Mediocrity sells quite well in most things. It doesn't mean that it's a benchmark or deserves recognition.

A Microsoft product VP once said that "Our products would have much better design if only they didn't sell so well."

...

I'm disappointed that it's the same argument and justification over and over again.

"It's too soon. There's not enough innovation yet."

"Print designers don't understand and are responsible for keeping the web like print."

"There's not enough money or budget to do better work."

"Functional and usability trumps all. If you want design, then you don't understand."

"It's like nothing that has come before -- so no one is qualified to judge here. Ask a web forum."

I don't know, but this still all sound like a lot of dancing around and bullshit excuses to me.

On Nov.07.2007 at 12:41 PM
ralph’s comment is:

I don't really believe in this idea of "landmark" design nor do I consider or value any notions of timelessness.I just don't think that way at all. It's valuable to know how, when and why something was done, but I don't really see any point to creating a cannon. It takes YEARS to undo the baloney they teach in school.

On Nov.07.2007 at 12:45 PM
Chris Gee’s comment is:

I don't know, but this still all sound like a lot of dancing around and bullshit excuses to me.

@Tan: If the question is "why do we think there aren't any/many web design landmarks?", can there really be a wrong answer? Seems like it's really a matter of opinion based on individual observations and analysis.

To suggest folks are "dancing around" or "bullshitting" kind of implies that everyone knows the answer (and perhaps quietly agrees with it) but doesn't want to say it.

I'm not sure I buy that, actually. It seems like a lot of well-thought out opinions have been expressed by folks who seem to know very much what they're talking about, to which the reply has been very dismissive.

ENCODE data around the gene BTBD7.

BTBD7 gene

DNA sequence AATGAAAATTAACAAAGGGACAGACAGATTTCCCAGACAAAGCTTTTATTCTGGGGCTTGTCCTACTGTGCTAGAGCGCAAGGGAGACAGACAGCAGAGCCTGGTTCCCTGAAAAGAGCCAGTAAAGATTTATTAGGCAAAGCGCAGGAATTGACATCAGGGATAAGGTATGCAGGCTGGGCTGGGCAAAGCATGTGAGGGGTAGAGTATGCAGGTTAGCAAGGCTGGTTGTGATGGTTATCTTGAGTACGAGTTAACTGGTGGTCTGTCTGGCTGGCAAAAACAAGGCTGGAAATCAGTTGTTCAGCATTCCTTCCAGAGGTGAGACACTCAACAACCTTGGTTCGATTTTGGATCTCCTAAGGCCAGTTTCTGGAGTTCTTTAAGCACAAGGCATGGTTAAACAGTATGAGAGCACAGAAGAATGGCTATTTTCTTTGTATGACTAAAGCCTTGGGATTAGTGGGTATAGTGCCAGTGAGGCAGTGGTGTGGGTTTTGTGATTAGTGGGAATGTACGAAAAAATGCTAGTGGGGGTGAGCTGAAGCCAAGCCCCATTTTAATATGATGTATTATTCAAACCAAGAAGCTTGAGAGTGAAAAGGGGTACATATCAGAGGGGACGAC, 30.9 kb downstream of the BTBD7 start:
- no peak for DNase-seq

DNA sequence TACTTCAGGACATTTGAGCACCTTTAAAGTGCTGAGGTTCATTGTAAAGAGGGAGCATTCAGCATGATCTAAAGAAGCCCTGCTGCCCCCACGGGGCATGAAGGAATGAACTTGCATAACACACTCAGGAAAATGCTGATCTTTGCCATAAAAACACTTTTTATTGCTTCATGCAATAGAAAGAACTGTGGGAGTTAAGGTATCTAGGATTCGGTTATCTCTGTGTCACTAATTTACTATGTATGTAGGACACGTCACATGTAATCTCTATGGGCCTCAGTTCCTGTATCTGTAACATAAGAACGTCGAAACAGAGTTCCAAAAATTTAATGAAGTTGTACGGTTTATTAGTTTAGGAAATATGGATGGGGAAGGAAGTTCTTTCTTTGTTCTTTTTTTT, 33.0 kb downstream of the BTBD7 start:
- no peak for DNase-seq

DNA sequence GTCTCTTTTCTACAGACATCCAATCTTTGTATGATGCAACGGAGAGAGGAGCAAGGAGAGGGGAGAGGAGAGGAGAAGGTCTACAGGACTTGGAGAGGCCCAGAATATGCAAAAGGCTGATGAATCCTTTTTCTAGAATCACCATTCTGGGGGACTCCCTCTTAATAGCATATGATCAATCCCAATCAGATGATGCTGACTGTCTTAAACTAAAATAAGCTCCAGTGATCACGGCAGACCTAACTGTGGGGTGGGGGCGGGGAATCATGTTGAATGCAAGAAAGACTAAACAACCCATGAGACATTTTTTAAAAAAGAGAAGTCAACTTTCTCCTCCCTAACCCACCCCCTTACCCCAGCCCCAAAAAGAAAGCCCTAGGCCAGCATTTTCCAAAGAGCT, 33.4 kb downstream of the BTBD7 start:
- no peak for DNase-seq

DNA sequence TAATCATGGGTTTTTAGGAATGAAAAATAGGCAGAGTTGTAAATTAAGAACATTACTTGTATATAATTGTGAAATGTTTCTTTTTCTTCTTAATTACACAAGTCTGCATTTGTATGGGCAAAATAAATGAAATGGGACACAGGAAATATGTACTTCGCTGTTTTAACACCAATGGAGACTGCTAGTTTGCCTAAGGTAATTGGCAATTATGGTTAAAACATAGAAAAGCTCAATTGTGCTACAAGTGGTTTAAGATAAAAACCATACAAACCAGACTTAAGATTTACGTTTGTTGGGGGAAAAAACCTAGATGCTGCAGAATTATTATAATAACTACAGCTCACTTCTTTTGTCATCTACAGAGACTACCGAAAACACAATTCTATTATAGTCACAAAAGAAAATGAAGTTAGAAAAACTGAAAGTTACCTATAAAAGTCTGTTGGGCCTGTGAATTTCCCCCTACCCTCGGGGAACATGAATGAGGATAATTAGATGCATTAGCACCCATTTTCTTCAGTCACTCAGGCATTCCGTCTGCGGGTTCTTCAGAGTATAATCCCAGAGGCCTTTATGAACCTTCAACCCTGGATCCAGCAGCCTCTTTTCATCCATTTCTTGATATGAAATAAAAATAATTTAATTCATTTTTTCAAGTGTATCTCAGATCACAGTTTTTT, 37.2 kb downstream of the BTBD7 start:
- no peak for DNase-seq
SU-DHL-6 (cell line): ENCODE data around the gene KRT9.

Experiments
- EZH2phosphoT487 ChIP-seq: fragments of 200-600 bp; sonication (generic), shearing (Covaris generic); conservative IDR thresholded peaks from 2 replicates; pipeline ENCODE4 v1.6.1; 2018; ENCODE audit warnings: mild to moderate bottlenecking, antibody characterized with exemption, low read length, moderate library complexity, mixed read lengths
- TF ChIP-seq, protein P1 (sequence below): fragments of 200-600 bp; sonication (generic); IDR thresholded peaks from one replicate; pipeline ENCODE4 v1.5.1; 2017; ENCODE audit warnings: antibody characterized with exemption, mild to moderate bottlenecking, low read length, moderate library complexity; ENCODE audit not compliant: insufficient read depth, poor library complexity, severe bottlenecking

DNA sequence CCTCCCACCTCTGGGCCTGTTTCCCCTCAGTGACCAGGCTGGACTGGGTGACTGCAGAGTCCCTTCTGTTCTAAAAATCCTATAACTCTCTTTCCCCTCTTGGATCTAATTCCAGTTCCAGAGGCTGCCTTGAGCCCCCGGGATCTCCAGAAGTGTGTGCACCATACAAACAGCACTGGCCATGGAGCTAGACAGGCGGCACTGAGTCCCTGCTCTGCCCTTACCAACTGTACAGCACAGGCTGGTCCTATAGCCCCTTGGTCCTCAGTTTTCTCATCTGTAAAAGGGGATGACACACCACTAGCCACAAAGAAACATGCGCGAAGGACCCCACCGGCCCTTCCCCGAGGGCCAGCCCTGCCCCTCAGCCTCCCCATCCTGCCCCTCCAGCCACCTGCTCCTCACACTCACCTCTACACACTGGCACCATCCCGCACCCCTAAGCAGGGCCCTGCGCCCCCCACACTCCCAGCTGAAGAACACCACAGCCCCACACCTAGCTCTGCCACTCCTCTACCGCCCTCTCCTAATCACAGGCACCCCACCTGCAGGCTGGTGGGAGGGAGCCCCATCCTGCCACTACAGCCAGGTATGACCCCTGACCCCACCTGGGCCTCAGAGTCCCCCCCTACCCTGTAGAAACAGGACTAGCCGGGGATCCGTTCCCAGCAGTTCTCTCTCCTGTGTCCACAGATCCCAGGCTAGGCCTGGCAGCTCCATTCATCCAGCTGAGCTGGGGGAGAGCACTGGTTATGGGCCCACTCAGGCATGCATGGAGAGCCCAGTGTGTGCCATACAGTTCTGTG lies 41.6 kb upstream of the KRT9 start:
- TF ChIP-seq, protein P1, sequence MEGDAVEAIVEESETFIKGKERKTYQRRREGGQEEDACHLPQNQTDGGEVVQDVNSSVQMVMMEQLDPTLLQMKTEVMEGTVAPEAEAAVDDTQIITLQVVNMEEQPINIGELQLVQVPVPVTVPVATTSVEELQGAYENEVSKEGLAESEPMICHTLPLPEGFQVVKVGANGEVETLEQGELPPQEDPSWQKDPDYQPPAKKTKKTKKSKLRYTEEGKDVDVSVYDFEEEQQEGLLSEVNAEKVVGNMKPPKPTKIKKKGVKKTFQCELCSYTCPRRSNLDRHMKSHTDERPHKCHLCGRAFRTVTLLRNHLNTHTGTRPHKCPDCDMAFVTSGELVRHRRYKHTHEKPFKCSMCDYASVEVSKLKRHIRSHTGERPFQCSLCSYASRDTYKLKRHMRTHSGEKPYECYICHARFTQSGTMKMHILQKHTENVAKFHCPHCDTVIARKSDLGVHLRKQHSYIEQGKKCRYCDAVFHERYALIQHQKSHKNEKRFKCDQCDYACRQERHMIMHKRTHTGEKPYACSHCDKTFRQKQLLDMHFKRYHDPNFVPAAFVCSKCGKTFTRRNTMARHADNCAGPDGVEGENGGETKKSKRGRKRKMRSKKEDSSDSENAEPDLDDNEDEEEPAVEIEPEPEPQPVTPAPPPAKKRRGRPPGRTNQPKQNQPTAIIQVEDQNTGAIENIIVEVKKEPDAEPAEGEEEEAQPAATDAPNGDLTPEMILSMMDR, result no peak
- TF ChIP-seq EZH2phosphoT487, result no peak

I guess I don't necessarily expect us to agree -- to be sure, I love a healthy debate -- but maybe I expected that intelligent, rational, reasonable discourse would elicit more than "that's bullshit".


.chris{}

On Nov.07.2007 at 12:58 PM
Su’s comment is:

Tan, I think you're combining separate arguments for the purpose of building easily-dismissed straw men.

It's too soon. There's not enough innovation yet.

No, just the first part, at least as far as I'm concerned.


It's like nothing that has come before -- so no one is qualified to judge here. Ask a web forum.

This one seems like it came from me, and if so please cite where I said anything about anyone's qualification to judge here.
I suggested it would be interesting to observe the difference in attitude of the entire discussion(and likely the huge list you'd immediately get) were it placed before a web forum. I don't particularly think their list would be especially valid(currently), either. But the discussion here is pretty well-rooted in a negativite approach, so I really wonder how the hell any of you expect to come up with anything at all.

I'm curious: Is anyone aware of such a list having been initiated or created by a web-centric group as a static document? Every design showcase, etc. I can think of either references "current" design, or is effectively a continuously-updated blog(as a descriptive term; the design may look otherwise).
Think that's indicative of anything?

This entire discussion is poorly framed. Refocus on producing a 10-, or even 5-year review of web design, and you might actually get something other than a bunch of breast-beating over whether web design is valid or too transitory or whatever. Once a few of those have been compiled, then maybe you can try and figure out which is Best. Design. Ever.

On Nov.07.2007 at 01:19 PM
Mike Green’s comment is:

My immediate response was to reference Daniel Eatock , or better yet the indexhibit application. I don't necessarily think of Eatock's site as a landmark, and the indexhibit is an open source application, but I feel both have played a huge roll in the web world, specifically for graphic design portfolio sites. This frame-based, easy-to-use, archetypal structure has quickly become one of the most ubiquitous methods for designers (more print-based than web) to display their work on a highly functional platform that does not detract from their work. Indexhibit's infamous manifesto can be viewed here as well as a list of participants here.

On Nov.07.2007 at 01:21 PM
darrel’s comment is:

"Mediocrity sells quite well in most things. It doesn't mean that it's a benchmark or deserves recognition."

Are we talking about benchmarks or landmarks? I'd say those can be entirely different concepts.

On Nov.07.2007 at 03:00 PM
darrel’s comment is:

And, Tan...I'd love for a full discussion on what you brought up...the fact that mediocrity sells. That's also a fascinating topic. Good idea for a future post.